The Home Office have announced plans today for a radical shake up of policing in the UK. The changes, set to come into effect from early 2012, will see a move away from the traditional approach to policing and the introduction of a new ‘crime census’.
The new method has been inspired by a combination of the 2011 census, the film The Minority Report and the US approach to vetting visitors by requiring them to fill in a form answering questions such as ‘are you seeking entry to engage in immoral or criminal activities’ and ‘Have you ever been or are you now involved in espionage or sabotage; or in terrorist activities; or genocide; or between 1933 and 1945 were you involved, in any way, in persecutions associated with Nazi Germany or its allies?’.
Home Secretary Theresa May hailed the move as being a massive step forward for crime prevention in the UK. ‘This will drag policing kicking and screaming into the 21st century, much like a suspect in police custo...’ before being abruptly cut off by Nick Herbert, minister of state for policing and criminal justice, who gave more details on the plans.
‘In mid-January 2012 a form will be sent to every home in the UK asking for details of any crimes that each person in the household is planning on committing over the next 5 years. People will then be arrested and charged with the crimes that they intend to commit, thereby preventing them from happening, kind of like a low-tech version of The Minority Report, but without the psychics and the disappointing ending.’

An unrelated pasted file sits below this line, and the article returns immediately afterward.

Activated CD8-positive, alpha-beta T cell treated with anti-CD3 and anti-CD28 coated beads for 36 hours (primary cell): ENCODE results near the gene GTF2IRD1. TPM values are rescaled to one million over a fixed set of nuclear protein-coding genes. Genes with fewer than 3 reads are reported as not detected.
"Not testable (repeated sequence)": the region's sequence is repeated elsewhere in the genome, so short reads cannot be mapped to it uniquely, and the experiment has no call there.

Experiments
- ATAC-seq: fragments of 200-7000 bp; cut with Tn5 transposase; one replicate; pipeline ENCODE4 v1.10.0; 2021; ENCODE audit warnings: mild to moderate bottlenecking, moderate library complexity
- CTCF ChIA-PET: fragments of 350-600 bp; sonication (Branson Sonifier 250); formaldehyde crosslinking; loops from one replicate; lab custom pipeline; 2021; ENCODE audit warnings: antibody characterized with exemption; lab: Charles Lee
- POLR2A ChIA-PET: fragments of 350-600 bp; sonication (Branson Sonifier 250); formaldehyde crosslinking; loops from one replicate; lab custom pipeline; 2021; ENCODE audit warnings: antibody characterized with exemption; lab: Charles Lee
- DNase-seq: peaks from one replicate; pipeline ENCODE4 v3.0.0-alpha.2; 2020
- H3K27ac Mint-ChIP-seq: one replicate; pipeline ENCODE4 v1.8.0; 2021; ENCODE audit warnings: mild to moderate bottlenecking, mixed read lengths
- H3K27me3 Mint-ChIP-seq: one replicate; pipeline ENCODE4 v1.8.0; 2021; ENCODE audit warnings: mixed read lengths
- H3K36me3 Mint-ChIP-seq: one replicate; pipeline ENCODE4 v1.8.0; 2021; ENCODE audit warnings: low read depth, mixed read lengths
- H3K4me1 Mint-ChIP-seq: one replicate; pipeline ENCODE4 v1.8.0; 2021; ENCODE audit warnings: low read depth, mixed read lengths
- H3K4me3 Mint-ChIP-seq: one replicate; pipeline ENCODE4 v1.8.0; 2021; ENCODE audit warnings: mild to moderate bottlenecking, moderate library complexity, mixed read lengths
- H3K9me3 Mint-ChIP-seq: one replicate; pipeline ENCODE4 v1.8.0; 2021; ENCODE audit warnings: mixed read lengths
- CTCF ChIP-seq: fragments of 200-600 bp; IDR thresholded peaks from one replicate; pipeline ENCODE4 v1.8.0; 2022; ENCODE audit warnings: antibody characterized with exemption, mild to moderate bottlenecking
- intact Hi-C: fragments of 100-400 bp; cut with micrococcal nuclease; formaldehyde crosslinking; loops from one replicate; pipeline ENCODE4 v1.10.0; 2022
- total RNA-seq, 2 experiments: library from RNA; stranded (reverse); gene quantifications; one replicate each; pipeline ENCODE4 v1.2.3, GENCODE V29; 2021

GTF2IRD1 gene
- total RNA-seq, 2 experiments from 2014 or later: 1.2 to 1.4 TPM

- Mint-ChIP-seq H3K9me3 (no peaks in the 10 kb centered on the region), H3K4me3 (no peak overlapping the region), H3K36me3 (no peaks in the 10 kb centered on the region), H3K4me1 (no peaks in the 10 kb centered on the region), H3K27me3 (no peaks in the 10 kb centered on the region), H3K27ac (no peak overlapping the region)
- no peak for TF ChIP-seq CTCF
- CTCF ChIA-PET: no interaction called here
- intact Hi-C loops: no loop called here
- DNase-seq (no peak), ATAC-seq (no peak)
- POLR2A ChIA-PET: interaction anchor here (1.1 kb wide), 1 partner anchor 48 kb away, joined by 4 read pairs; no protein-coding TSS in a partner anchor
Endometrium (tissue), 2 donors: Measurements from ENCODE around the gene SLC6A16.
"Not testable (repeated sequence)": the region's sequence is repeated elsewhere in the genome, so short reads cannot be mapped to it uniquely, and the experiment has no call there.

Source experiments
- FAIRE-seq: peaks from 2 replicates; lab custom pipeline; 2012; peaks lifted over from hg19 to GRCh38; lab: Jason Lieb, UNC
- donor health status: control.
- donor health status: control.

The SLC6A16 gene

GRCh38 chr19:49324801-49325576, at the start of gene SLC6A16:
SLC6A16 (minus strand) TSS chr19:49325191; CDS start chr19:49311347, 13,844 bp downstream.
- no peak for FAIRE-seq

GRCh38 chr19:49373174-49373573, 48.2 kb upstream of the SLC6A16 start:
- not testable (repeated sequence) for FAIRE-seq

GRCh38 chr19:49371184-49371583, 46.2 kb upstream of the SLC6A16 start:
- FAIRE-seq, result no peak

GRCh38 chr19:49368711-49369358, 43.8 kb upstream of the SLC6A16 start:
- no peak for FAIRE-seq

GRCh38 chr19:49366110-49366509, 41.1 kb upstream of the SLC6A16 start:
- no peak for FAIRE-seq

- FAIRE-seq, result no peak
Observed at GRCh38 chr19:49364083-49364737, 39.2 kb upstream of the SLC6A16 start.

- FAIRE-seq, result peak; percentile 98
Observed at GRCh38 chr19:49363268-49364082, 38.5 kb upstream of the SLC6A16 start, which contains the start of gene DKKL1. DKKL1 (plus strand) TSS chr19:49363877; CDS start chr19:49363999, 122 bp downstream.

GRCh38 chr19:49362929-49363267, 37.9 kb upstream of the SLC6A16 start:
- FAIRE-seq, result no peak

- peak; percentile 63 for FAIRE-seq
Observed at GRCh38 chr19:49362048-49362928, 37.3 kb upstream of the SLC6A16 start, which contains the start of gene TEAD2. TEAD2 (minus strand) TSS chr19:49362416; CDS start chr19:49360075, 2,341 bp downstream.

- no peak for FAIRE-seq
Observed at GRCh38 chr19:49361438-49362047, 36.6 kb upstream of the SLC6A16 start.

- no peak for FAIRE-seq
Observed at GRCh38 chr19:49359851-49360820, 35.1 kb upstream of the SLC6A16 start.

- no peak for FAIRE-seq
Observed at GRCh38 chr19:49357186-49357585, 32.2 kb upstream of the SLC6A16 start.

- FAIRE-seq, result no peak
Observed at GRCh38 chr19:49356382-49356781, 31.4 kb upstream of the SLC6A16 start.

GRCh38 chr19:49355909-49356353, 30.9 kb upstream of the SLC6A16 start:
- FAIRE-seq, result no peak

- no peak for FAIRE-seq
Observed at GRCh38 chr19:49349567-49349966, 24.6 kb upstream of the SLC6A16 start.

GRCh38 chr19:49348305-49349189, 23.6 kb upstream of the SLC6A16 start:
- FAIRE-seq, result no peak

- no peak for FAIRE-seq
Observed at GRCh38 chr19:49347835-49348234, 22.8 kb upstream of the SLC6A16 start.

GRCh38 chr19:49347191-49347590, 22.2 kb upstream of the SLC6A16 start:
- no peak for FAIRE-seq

Help will be available online in the form of multiple choice questions for anybody unsure of the crime they are planning on committing. ‘Will you unlawfully kill somebody? Are you of sound mind? Will this killing be pre-meditated? You are planning to commit murder, please proceed to question 42b’.
Each census will include a section listing all unsolved crimes in the local area and allowing the option of confessing to any or all of them in order to bring ongoing investigations to a close. Failure to return the form by the stated deadline will be treated as a confession of guilt to any crimes within a 3 mile radius. Anybody found committing an undeclared crime will be hit with an additional £100 fine.
The changes are in line with government spending cuts as they will allow the budget for the police to be reduced by up to 90%. Community support officers will be retained as even the Home Office are unsure of what they actually do and are reluctant to risk making them redundant in case it’s important.